Why Is It Difficult For Some People To Become Numb At The Dentist Office?
There are a variety of reasons people have trouble getting numb at the dentist.
Here are a few common reasons:
- Redheaded people have a gene that affects pain receptors, requiring up to 20 percent more anesthetic to achieve numbness.
- Everyone’s anatomy is a little different — some people have additional nerves, or the nerves can be in slightly different areas.
- Anxiety and stress chemicals produced by the body can make anesthetics not as long-lasting or effective.
- Infected areas can be more challenging to anesthetize because they create an acidic environment. Anesthesia wants a neutral pH.
- Anesthetic cartridges could be out of date or could have been stored at too warm a temperature.
What We Can Do If You Have Difficulty Getting Numb?
There is always a way to get you properly numbed for dental treatment. We have a variety of anesthetics and various methods for delivering them. You just may require additional numbing techniques.
In the instances listed above:
- Redheads simply need more anesthetic to become adequately numb.
- It may take a different technique to get to the right spot and numb an area.
- To help with anxiety, nitrous oxide or sedation can be used to relax before giving the injection.
- Infections can be treated prior to the appointment, or an anesthetic block can be used to maintain comfort.
- Our office keeps all anesthetics up to date and stored in a cool room.
Additional techniques we offer:
- The Wand – a computer-assisted system for delivering local anesthesia. This technology offers a comfortable delivery method and a more precise numbness for the tooth or area being treated.
- Onset – a special buffering system for a local anesthetic to help make it more effective. This system is used for all our patients using local anesthetic only (without sedation) because it provides a comfortable delivery.
Who Is A Good Candidate For Dental Anesthesia?
We include local numbing whenever a patient could experience any level of discomfort. Our first priority is your comfort. If you’re anxious about an injection, we have modern techniques and delivery methods, such as the Wand and Onset, that help us comfortably deliver the local anesthetics.
We provide numbing for everything from removing decay and placing a filling to root canals. These are not elective options, but we always use a local anesthetic to keep the patient completely pain-free during the treatment.
Should you still feel anxious, we do offer sedation options to help you relax.
Dental numbing shouldn’t be confused with sedation dentistry, where Dr. Siegelman, a board-certified dentist anesthesiologist, administers oral or intravenous sedation. This is used for more involved procedures, for patients with needle phobia, for anxious patients, when the patient would like us to perform more than one procedure in a session, and for various other reasons. Unlike sedation, dental numbing is a local anesthetic injected to numb the site of the treatment.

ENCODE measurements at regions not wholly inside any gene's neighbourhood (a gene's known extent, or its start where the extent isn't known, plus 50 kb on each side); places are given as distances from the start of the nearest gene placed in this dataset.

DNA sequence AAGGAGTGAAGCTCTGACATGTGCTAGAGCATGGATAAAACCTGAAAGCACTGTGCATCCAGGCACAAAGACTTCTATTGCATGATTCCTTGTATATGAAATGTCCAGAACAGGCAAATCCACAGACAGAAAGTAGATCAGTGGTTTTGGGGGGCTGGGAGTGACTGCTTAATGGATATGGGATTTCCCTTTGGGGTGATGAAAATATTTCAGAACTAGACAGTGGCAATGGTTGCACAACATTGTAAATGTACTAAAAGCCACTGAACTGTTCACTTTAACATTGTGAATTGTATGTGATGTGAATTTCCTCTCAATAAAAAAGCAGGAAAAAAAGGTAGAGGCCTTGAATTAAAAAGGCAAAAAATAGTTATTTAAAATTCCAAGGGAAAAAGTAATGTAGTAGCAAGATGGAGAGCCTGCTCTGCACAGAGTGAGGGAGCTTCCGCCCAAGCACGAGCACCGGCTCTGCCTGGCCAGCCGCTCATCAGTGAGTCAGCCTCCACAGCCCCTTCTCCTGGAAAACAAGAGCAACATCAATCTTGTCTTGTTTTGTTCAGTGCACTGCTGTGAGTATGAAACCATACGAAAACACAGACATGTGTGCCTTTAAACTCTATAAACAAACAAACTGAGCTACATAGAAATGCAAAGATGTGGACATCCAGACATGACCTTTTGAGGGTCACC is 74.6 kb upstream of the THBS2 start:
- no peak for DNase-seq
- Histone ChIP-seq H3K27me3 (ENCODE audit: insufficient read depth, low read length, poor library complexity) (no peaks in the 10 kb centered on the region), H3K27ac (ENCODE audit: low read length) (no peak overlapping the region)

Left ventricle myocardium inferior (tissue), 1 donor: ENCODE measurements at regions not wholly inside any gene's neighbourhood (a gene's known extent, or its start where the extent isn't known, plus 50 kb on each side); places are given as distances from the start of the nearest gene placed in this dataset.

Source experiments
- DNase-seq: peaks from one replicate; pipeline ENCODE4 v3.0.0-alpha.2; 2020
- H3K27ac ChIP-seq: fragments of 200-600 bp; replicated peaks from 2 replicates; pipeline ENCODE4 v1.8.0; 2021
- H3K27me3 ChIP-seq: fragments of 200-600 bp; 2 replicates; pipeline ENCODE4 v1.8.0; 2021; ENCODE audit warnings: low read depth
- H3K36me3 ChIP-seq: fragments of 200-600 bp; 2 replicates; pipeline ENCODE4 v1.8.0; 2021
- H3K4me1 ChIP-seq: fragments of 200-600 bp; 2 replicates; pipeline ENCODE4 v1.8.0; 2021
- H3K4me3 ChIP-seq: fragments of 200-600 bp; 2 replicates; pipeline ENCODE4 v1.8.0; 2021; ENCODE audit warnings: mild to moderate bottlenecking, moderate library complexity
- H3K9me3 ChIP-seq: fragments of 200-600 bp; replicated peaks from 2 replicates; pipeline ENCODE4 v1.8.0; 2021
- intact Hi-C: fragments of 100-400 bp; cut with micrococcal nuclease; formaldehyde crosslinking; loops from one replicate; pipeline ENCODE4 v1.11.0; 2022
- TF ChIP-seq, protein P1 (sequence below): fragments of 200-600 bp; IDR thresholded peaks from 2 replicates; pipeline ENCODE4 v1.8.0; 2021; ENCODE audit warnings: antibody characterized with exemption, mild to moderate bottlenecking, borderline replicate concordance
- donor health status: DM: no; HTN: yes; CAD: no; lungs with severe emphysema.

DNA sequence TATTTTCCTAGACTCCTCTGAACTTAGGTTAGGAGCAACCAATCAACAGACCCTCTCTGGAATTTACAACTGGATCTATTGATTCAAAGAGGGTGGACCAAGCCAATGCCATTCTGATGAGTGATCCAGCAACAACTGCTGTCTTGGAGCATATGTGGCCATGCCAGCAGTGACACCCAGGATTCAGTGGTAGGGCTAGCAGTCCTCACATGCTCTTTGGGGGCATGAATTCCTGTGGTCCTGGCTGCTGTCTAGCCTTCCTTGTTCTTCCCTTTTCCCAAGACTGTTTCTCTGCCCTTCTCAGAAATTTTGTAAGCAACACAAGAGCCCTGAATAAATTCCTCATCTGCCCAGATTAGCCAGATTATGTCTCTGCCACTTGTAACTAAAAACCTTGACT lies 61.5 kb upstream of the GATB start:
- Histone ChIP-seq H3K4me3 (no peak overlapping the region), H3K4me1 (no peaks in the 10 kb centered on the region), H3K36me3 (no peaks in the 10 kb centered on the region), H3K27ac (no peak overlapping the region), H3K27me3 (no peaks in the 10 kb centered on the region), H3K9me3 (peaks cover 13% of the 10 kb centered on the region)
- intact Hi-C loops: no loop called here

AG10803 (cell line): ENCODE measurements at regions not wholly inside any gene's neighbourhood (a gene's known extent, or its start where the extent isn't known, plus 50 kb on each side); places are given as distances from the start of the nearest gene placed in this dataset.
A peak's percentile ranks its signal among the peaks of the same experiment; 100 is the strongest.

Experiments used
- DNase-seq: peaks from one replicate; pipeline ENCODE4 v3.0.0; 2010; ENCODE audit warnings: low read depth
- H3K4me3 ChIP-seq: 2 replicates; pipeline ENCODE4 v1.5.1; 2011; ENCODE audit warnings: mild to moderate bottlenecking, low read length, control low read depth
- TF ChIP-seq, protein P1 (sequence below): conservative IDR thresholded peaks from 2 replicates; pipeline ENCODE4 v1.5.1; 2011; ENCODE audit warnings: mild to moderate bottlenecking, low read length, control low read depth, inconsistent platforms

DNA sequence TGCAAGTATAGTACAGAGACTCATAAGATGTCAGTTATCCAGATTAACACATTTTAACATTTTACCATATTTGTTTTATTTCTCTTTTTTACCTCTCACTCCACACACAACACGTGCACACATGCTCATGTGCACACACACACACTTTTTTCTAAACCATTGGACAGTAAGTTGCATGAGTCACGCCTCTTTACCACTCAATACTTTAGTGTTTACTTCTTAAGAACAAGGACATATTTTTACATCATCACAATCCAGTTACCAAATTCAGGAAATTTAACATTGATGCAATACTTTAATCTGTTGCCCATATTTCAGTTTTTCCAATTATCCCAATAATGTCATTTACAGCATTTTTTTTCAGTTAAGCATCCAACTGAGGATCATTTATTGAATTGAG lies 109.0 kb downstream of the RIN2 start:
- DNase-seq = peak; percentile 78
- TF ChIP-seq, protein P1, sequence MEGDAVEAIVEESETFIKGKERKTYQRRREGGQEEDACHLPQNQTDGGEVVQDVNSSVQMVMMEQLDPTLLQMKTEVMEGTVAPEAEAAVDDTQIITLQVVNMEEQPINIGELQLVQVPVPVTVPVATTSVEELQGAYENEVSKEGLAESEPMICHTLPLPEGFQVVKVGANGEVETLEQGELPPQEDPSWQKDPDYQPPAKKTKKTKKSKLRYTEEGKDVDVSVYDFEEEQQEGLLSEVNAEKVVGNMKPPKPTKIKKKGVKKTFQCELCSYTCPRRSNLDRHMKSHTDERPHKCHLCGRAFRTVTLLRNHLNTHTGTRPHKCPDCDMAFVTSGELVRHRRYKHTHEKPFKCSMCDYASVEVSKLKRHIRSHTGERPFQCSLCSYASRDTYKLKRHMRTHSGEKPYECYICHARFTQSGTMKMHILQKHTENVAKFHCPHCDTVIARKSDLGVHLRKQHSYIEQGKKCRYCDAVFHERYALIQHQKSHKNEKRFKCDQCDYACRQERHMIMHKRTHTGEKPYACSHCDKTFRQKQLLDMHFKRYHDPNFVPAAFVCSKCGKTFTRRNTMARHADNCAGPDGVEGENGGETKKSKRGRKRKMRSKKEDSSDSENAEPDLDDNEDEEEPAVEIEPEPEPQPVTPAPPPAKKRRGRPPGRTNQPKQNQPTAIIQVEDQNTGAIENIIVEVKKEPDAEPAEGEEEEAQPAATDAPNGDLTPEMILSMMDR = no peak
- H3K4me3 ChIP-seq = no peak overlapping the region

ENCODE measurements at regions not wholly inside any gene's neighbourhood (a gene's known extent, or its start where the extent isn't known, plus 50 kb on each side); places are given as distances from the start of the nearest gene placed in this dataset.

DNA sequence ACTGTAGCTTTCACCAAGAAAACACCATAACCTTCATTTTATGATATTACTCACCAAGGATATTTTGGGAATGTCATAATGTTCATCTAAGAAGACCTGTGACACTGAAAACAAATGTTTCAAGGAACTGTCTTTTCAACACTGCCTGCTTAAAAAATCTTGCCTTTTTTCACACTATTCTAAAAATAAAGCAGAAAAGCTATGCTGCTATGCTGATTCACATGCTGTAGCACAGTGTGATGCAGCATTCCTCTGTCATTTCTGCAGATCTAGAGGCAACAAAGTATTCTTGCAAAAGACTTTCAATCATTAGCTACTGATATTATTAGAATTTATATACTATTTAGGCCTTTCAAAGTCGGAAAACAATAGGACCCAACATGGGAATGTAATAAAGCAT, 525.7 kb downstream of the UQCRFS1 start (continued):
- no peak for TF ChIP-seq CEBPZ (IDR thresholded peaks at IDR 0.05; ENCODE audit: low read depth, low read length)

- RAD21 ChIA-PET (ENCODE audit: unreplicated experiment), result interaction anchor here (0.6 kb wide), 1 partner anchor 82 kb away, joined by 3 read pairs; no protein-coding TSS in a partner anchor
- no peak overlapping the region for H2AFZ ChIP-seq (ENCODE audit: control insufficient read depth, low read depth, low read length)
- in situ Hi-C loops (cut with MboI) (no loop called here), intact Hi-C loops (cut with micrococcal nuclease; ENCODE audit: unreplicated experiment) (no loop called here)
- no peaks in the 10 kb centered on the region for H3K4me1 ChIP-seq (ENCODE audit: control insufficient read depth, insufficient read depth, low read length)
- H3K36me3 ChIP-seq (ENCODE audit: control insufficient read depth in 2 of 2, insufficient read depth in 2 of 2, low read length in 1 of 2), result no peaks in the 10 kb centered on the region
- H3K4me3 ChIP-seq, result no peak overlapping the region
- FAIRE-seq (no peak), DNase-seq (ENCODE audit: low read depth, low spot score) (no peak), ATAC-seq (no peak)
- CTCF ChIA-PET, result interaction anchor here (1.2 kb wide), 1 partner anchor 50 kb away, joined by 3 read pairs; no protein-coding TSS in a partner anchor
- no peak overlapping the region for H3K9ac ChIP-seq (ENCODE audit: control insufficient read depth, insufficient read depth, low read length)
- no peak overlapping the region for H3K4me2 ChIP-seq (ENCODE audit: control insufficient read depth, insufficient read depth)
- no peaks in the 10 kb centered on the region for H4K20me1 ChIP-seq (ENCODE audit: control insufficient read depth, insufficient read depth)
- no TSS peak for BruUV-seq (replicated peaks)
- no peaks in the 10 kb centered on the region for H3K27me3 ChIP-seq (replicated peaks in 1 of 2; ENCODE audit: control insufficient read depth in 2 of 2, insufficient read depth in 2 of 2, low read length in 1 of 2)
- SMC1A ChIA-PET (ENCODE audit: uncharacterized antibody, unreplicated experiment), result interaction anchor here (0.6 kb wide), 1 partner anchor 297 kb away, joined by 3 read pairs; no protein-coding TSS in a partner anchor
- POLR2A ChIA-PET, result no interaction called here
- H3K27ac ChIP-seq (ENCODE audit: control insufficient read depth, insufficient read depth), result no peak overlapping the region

Different Types of Dental Anesthesia We Use
For dental numbing, typically we use Carbocaine and Lidocaine. These newer local anesthetics have replaced Novocaine, which was the previous standard.
We can include nitrous oxide with numbing to help patients relax.
What Procedures Are Performed With Dental Anesthesia?
We use dental numbing whenever a procedure could cause the patient any discomfort. This would involve any drilling for a cavity. These procedures would include placing a filling, preparing a tooth for a crown, and a root canal. Any dental extraction requires numbing beforehand. Most gum procedures require dental numbing; root scaling and planing usually only require local numbing, although some patients also often ask for sedation to help them relax.
How long does Dental Anesthesia Last?
Typically, your lips and tongue in the area will be numb for 2-5 hours after the injection is given. Gradually, as your blood flows through the area, it carries away the anesthetic and it is metabolized and broken down. This is how the numbness goes away. We offer a reversal agent, oraverse, that will decrease that time and you will be feeling back to normal twice as fast after a procedure.
Dental anesthesia side effects
There are no aftereffects with these local anesthetics. While the numbing is ongoing, you should be careful when drinking liquids, as the lack of feeling can cause you to lose some of the liquid. This can be a problem with hot drinks, such as coffee. There are no restrictions on driving or other activities.
See What Our Patients Have To Say…
“I am someone who truly experiences dental phobia. This left me with severe dental issues. I can’t begin to explain how happy I am to have found this dental practice. I have had major work done her over the years with no issues at all. The entire staff is warm and welcoming. They explain all planned work and listen to, and address, all of my concerns. They understand my fears and do everything possible to alleviate them. I can smile again! I highly recommend this practice!” – M.S.
Schedule a Consultation Today!
Dr. Louis Siegelman has extensive experience treating patients with dental anxiety, dental phobia, and needle phobia. Call today at (212) 974-8737 or fill out a Contact Form here to learn more about these problems in New York City, Westchester County, Long Island, Rockland County, New Jersey, and Connecticut.